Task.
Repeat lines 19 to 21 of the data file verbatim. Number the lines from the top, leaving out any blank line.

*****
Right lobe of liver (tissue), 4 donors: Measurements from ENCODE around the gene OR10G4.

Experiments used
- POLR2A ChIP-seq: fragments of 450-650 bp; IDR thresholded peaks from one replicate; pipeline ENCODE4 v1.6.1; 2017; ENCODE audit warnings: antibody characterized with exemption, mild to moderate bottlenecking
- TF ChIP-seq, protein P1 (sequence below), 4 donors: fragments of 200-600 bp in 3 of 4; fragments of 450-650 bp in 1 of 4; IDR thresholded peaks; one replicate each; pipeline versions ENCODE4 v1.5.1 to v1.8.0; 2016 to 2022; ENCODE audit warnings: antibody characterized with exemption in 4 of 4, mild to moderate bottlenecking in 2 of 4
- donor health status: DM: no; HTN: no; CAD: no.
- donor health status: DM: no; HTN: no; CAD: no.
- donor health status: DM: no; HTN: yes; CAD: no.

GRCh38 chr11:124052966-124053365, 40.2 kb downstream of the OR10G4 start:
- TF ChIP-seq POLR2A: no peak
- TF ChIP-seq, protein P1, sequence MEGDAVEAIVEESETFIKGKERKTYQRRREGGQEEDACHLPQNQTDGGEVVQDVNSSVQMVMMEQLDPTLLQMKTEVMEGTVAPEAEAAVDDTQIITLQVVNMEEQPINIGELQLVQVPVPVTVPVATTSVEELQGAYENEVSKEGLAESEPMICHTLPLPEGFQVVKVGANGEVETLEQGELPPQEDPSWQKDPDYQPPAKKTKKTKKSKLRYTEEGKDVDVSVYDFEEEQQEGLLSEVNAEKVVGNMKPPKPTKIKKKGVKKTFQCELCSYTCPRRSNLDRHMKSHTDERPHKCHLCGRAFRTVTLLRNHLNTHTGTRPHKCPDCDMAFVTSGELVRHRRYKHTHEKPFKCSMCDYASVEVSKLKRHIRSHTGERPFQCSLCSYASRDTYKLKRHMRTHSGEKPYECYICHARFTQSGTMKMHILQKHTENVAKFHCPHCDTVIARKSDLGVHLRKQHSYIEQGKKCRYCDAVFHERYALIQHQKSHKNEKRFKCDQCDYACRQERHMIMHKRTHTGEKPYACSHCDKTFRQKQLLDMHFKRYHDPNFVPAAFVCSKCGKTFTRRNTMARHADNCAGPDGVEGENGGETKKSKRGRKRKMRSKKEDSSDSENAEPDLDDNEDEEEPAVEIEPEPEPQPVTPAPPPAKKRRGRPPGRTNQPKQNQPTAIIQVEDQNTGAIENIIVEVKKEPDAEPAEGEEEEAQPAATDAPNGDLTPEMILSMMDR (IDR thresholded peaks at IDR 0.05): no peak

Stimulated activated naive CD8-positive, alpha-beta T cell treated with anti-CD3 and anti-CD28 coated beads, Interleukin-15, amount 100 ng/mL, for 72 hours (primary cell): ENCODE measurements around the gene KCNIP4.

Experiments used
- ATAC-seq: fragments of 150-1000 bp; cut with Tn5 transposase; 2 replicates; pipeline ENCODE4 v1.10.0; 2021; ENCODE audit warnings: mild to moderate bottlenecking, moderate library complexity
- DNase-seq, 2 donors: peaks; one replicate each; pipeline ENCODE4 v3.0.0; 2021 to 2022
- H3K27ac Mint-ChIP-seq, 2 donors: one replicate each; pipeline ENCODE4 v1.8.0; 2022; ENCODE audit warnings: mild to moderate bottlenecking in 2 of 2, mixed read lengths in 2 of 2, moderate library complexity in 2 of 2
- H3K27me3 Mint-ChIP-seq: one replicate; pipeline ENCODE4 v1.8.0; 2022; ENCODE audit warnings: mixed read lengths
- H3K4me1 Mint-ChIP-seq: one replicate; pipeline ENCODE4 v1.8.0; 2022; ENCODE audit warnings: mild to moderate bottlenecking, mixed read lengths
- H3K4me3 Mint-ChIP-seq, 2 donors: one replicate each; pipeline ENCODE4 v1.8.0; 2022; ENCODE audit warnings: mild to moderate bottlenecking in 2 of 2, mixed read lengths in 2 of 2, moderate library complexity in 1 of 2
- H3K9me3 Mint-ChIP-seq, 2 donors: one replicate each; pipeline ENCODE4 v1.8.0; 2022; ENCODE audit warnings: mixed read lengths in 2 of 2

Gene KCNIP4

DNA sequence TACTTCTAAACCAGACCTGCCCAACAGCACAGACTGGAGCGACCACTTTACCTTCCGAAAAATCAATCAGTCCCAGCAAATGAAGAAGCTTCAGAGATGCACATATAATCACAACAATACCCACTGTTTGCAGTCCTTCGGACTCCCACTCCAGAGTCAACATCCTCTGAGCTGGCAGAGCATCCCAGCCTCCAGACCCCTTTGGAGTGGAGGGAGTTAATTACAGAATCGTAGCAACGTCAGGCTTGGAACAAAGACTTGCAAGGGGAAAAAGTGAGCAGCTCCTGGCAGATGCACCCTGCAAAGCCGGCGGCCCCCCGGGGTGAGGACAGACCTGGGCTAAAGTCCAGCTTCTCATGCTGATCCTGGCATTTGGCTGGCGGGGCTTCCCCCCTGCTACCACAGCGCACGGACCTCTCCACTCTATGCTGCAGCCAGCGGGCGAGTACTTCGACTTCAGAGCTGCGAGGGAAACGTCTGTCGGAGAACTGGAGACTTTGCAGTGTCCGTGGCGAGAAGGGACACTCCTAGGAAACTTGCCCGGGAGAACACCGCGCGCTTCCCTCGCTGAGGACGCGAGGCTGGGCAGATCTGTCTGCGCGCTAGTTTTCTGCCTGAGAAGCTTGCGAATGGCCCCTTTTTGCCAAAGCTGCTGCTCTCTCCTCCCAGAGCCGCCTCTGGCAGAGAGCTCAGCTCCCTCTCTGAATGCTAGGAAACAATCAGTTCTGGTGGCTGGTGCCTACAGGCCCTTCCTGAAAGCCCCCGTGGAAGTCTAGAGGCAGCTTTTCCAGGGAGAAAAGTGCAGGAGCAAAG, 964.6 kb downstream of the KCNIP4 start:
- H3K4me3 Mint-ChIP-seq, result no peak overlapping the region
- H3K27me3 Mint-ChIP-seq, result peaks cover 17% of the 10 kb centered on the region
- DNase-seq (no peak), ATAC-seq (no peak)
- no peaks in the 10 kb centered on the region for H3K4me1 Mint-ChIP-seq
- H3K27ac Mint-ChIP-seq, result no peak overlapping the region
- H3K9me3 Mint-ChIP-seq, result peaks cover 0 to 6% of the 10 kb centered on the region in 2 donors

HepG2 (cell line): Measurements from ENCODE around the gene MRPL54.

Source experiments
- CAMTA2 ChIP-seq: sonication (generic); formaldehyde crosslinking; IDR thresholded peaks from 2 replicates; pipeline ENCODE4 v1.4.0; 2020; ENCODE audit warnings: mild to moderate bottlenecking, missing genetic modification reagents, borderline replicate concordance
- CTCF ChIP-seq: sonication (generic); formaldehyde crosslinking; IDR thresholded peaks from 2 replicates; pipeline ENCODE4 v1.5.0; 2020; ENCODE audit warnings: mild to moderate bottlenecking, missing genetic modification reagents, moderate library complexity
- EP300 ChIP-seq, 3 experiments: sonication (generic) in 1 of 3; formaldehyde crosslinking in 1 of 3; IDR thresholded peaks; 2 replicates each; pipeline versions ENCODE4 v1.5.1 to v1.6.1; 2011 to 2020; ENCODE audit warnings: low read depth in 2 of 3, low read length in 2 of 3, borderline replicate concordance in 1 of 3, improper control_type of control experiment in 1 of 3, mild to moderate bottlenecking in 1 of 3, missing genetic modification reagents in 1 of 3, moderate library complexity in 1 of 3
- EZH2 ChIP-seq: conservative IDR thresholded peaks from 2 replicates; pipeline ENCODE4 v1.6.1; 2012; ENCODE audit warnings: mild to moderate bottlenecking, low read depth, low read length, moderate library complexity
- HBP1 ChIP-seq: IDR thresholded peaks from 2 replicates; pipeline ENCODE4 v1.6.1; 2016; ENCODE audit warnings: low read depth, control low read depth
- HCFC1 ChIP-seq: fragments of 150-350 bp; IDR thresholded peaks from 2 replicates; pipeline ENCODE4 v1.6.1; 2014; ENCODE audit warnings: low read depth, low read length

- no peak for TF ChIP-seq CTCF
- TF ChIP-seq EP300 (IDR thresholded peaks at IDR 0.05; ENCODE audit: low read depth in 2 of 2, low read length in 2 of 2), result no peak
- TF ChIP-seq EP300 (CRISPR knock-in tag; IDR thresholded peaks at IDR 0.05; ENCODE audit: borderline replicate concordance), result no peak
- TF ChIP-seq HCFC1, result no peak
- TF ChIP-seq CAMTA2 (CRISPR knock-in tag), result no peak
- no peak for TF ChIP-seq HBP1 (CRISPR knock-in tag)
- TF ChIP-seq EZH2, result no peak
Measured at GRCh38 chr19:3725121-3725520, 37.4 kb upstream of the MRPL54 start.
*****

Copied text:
- H3K9me3 Mint-ChIP-seq, 2 donors: one replicate each; pipeline ENCODE4 v1.8.0; 2022; ENCODE audit warnings: mixed read lengths in 2 of 2

Gene KCNIP4

DNA sequence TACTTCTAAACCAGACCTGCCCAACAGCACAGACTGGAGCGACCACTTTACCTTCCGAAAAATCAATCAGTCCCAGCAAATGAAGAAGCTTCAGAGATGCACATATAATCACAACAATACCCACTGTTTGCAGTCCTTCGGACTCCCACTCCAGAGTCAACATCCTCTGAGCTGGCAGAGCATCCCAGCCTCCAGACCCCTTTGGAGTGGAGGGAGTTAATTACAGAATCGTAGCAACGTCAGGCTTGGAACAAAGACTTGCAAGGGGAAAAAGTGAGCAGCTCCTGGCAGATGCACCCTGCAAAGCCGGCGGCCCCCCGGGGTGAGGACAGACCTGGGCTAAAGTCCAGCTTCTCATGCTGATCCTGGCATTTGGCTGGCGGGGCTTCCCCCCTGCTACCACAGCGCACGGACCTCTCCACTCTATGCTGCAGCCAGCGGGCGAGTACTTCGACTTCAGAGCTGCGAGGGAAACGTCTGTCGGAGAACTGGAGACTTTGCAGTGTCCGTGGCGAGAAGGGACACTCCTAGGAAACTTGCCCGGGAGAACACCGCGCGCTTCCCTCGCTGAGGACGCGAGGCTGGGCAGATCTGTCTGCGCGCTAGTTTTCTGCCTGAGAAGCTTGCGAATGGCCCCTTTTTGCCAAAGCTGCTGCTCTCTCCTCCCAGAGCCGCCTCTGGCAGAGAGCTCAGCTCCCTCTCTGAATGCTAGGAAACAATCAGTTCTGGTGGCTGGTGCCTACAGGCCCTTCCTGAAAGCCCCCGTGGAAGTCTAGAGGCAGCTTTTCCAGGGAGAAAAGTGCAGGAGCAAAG, 964.6 kb downstream of the KCNIP4 start: